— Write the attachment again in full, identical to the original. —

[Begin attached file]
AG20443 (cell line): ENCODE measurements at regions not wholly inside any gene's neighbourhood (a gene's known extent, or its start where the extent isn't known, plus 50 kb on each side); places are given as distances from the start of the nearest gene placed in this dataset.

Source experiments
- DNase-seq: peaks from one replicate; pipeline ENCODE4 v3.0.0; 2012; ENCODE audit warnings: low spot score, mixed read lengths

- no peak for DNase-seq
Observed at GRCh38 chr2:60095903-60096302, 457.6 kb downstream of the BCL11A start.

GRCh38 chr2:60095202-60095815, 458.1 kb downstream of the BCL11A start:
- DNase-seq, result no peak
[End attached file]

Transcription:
AG20443 (cell line): ENCODE measurements at regions not wholly inside any gene's neighbourhood (a gene's known extent, or its start where the extent isn't known, plus 50 kb on each side); places are given as distances from the start of the nearest gene placed in this dataset.

Source experiments
- DNase-seq: peaks from one replicate; pipeline ENCODE4 v3.0.0; 2012; ENCODE audit warnings: low spot score, mixed read lengths

- no peak for DNase-seq
Observed at GRCh38 chr2:60095903-60096302, 457.6 kb downstream of the BCL11A start.

GRCh38 chr2:60095202-60095815, 458.1 kb downstream of the BCL11A start:
- DNase-seq, result no peak